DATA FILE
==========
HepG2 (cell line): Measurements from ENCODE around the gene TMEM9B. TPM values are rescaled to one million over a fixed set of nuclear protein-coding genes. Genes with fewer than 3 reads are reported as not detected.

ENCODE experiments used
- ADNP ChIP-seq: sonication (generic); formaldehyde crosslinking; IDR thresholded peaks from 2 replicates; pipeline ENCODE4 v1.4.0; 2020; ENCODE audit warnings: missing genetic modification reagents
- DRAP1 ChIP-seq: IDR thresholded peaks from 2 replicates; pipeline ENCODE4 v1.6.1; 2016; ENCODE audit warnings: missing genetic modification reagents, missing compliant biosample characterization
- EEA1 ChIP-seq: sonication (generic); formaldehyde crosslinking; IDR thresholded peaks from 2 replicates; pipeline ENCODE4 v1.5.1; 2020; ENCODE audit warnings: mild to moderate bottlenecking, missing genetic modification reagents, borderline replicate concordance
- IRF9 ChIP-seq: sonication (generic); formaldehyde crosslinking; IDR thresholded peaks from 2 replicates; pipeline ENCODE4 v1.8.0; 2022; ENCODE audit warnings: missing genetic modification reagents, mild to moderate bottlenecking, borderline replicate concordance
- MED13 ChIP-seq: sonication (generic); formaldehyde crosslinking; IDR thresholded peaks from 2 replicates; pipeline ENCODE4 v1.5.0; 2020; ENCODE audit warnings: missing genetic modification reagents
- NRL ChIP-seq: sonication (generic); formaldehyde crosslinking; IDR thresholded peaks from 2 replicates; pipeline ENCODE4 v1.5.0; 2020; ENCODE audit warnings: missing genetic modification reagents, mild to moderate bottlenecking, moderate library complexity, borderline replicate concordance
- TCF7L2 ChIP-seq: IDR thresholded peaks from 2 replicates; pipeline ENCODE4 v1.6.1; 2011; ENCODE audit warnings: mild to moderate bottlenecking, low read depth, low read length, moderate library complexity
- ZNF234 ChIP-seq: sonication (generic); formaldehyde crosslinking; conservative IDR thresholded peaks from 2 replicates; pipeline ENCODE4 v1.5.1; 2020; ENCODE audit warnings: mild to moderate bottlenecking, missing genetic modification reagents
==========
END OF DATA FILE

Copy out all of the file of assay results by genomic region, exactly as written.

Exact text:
HepG2 (cell line): Measurements from ENCODE around the gene TMEM9B. TPM values are rescaled to one million over a fixed set of nuclear protein-coding genes. Genes with fewer than 3 reads are reported as not detected.

ENCODE experiments used
- ADNP ChIP-seq: sonication (generic); formaldehyde crosslinking; IDR thresholded peaks from 2 replicates; pipeline ENCODE4 v1.4.0; 2020; ENCODE audit warnings: missing genetic modification reagents
- DRAP1 ChIP-seq: IDR thresholded peaks from 2 replicates; pipeline ENCODE4 v1.6.1; 2016; ENCODE audit warnings: missing genetic modification reagents, missing compliant biosample characterization
- EEA1 ChIP-seq: sonication (generic); formaldehyde crosslinking; IDR thresholded peaks from 2 replicates; pipeline ENCODE4 v1.5.1; 2020; ENCODE audit warnings: mild to moderate bottlenecking, missing genetic modification reagents, borderline replicate concordance
- IRF9 ChIP-seq: sonication (generic); formaldehyde crosslinking; IDR thresholded peaks from 2 replicates; pipeline ENCODE4 v1.8.0; 2022; ENCODE audit warnings: missing genetic modification reagents, mild to moderate bottlenecking, borderline replicate concordance
- MED13 ChIP-seq: sonication (generic); formaldehyde crosslinking; IDR thresholded peaks from 2 replicates; pipeline ENCODE4 v1.5.0; 2020; ENCODE audit warnings: missing genetic modification reagents
- NRL ChIP-seq: sonication (generic); formaldehyde crosslinking; IDR thresholded peaks from 2 replicates; pipeline ENCODE4 v1.5.0; 2020; ENCODE audit warnings: missing genetic modification reagents, mild to moderate bottlenecking, moderate library complexity, borderline replicate concordance
- TCF7L2 ChIP-seq: IDR thresholded peaks from 2 replicates; pipeline ENCODE4 v1.6.1; 2011; ENCODE audit warnings: mild to moderate bottlenecking, low read depth, low read length, moderate library complexity
- ZNF234 ChIP-seq: sonication (generic); formaldehyde crosslinking; conservative IDR thresholded peaks from 2 replicates; pipeline ENCODE4 v1.5.1; 2020; ENCODE audit warnings: mild to moderate bottlenecking, missing genetic modification reagents